Thankfulness

I took a walk today, and I put on a Boundless Show podcast (Episode 354). Lisa was interviewing Louie Giglio about his advent book, and she asked him a question about single adults trying to hold onto hope instead of dwelling on what they’re not having.

We always have that choice of saying, well this is what’s not happening. I’m gonna focus on what isn’t happening. And the end of that journey always leads us to a really dark place.

Yeah.

It was good timing.  You’d think that since two days ago was Thanksgiving I would have figured it out, but lately I’ve really been down.  Mostly because it’s so easy to fall into thinking about the things I don’t have.  I don’t mean the stupid things like a functional iPod (though I miss that), but the big things.  Marriage. Or even a date.  Kids. A group of friends to hang out with all the time, like when I was younger.  A home of my own.  A great job.

It’s hard, because too often I look at the lack and blame it on not being good enough, or being weird.  Or I catch myself thinking it’s not fair.

 ◊♦◊♦◊♦◊♦◊

A very wise person once told me,

God answers our prayers in three ways:

“Yes.”

“Not yet.”

“I have something better for you.”

I’ve tried to hold onto that, the idea that he isn’t simply saying “no” to things, but he has a plan for my good and his glory.  It’s hard to trust sometimes.

◊♦◊♦◊♦◊♦◊

Anyway, I realized on my walk I should spend some time reflecting on what I *do* have.  As soon as I heard that part of the podcast I knew I should sit down and blog.  This list could clearly go on for a very long time, so I’ll just hit a few highlights.  It’s a good reminder to resume the habit of writing down daily blessings, a la One Thousand Gifts.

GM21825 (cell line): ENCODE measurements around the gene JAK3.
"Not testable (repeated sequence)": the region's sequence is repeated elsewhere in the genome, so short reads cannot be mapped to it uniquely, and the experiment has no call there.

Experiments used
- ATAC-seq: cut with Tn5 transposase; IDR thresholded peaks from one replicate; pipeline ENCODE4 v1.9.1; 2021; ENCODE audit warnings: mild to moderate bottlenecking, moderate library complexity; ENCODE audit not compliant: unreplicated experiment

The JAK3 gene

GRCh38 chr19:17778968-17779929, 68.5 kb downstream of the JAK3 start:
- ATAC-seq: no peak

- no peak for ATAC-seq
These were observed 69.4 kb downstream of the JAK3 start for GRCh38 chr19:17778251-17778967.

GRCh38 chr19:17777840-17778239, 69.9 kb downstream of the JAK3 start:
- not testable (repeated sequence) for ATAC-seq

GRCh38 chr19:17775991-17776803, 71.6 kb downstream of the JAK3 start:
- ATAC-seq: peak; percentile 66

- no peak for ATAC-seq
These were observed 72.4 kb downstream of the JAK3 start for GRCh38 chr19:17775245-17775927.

I’m thankful for the opportunity to go back to college.  I’m thankful that my inheritance from my grandfather meant that I was able to jump into getting an associate’s degree without the added stress of going into debt.  My classes have been going really well.  I strongly dislike the networking topic, but I enjoyed the C++ programming class so much that I finished my final assignment 3 weeks early.  It’s encouraging to see that I really do have an aptitude for this field and enjoy the material, as I had hoped.  I’m hopeful that it will lead to a good job where I can thrive.

I’m thankful that I’ve been able to continue working part-time with my autistic client, and I am especially thankful that he got moved back to the best teacher I’ve ever worked with.  Not only is she great to work with, but we’ve started spending time together outside of work as well – it’s so much fun to get to have a conversation with her without the kids interrupting every 10 seconds! I’m also thankful for the opportunity this job gives me to show other kids some love.  There are some really sweet girls in my client’s class, and sometimes we have good conversations at lunch.  They, in return, are a huge encouragement and blessing.  Look at this:

I’m thankful for the awesome time we had in Nashville in September, at the Jars 20 Celebration Weekend.  We got to casually chat with the band, meet other fans (including some people I interacted with online many years ago), have a special concert in the Blood:Water Mission office, tour their studio, and go to the Concert to End All Concerts at the Franklin Theatre.  The guys were kind and gracious as always, and they even put up my photo gift where I could see it when they did the next online concert.  Only The Office Convention weekend comes close in awesomeness.

Jars 20

I’m thankful for my family, who accept and support me in so many ways.

I’m thankful for my best friend, and my godson, and the technology like FaceTime that lets us keep in touch so it’s easier for him to remember me when I finally get out there to visit.

I’m thankful for my sweet, fluffy cat Gandalf.  He makes me smile.